Twist Collective Blog
Design Process: North Wind
Today's post is brought to you by Anna Mikuskova, the designer of the whimsical North Wind cardigan. In it, she shares her inspiration for this beautiful sweater; the happy coincidence of a stitch dictionary and a wonderful Johnny Depp film. You can find this post on Anna's blog as well. Plus, in case you missed it, we did a Style Friday with this sweater just a bit ago; check it out.
The Winter issue of Twist Collective came out a few weeks ago and I am thrilled that my design North Wind is part of such a wonderful collection. I could not wait for the issue to come live and see the photos of the project that I had spent months working on. How is Twist going to style it? In what kind of setting, what story? Is the cardigan going to fit the model?
North Wind started more than a year ago with a single cable. It was beginning to get chilli after a beautiful sunny summer and I had a warm and cozy cardigan on my mind. I wanted a classic piece with a lot of cables but also something a little different, perhaps a sideway construction? As I was browsing through Vogue Knitting Stitchionary, the chart for Fudge Swirl Braid caught my attention. I was on a yarn diet and I had to turn to my stash for an appropriate material. I needed yarn that would show the cables well but would not result in a heavy fabric that could stretch the body of the cardigan, yarn with an excellent stitch definition, light body and a good drape. The cherry red Rowan Kid Classic that I had bought years ago with no project in mind, seemed to be a good candidate and I started swatching. But as I was knitting this bright red mohair yarn, I got a new idea. I remembered a scene from the movie Chocolat when the heroine Vienne and her daughter Anouk travel from town to town wearing matching red capes. What if I make a handknit version of a cape? A casual hoodie I could wear with jeans and at the same time a cardigan I could put over a skirt or dress?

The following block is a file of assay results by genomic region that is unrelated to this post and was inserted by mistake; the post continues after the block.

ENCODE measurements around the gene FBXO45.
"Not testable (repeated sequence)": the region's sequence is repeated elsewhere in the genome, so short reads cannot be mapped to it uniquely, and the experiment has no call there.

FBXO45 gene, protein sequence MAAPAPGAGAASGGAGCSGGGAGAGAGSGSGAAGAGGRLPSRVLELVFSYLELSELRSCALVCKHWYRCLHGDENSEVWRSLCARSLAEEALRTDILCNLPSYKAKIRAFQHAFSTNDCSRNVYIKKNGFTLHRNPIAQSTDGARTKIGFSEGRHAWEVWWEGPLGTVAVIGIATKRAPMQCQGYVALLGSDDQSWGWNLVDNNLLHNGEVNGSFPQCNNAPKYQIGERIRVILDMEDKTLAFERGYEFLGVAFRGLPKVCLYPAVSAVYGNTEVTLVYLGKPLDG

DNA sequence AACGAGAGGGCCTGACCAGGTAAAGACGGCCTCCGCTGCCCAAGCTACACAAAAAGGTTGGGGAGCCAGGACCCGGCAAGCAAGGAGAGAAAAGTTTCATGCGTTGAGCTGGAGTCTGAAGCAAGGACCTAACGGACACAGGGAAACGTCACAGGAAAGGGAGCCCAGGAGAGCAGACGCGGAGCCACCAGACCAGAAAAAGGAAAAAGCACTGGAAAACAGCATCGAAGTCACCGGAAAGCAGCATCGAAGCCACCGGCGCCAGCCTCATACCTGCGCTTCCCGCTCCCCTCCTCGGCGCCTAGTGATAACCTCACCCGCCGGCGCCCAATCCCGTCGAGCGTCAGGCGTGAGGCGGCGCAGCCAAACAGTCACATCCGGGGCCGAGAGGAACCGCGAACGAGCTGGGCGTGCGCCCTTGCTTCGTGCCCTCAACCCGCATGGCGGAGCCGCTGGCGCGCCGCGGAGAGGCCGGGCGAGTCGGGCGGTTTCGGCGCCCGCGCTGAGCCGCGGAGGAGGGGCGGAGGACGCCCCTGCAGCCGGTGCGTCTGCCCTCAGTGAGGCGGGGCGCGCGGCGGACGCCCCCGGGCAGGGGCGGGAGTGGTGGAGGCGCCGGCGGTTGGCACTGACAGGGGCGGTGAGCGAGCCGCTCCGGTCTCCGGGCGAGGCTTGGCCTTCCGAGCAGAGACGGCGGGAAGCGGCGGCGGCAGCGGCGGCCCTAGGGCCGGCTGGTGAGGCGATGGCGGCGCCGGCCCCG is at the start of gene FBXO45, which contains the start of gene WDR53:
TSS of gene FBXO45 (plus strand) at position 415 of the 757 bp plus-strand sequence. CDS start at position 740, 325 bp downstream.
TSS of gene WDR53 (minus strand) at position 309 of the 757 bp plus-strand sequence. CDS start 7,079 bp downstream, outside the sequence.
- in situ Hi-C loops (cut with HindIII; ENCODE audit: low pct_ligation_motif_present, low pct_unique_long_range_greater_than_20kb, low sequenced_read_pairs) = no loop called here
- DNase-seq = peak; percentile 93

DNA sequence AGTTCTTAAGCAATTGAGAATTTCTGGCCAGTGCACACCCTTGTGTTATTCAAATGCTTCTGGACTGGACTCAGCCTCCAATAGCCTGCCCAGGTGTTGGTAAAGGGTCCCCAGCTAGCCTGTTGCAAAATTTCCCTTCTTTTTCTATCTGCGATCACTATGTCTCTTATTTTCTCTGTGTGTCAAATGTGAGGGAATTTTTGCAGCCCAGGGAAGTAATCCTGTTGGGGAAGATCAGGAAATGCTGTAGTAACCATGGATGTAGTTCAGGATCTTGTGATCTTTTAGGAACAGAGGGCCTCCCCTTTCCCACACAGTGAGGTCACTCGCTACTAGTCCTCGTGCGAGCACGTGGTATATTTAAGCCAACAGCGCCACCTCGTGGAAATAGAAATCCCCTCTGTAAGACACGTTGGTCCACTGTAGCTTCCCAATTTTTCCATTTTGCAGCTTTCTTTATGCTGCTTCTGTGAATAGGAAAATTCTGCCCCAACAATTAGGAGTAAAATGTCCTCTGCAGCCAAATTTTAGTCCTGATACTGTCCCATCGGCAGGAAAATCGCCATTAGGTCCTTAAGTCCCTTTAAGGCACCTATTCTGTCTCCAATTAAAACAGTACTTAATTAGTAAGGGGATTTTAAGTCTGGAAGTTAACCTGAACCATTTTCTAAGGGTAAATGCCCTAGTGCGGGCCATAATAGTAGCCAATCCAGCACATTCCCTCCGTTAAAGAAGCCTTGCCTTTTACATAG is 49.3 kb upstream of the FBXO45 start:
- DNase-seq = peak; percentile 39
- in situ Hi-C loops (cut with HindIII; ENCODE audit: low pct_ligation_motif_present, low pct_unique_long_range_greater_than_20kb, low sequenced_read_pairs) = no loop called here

I rewatched the movie and worked out the remaining details, A-line shape, large hood, oversized buttons. I usually prefer more understated pieces when knitting for myself but this time I decided to have fun and create a very playful garment. I casted on and happily watched the bold cables form the body of the cardigan. And then I lost it. The several skeins worth of work, needles, notes, my project bag, everything vanished, probably after accidently falling from my always overstaffed handbag. After several weeks of intense search, I finally buckled down and bought additional skeins of the same yarn (so much for yarn diet) and casted on again. I finished it just when the mood boards for Winter Twist Collective landed in my email. And when I saw that magic was one of them , everything fit into place.
Welcome to 2013!!!
Happy New Year from all of us at Twist Collective. Thanks for making 2012 a wonderful one!! We have high hopes for this coming year too. Hope 2013 is filled with creativity, warmth, and wool.
Twist Style Friday: Granville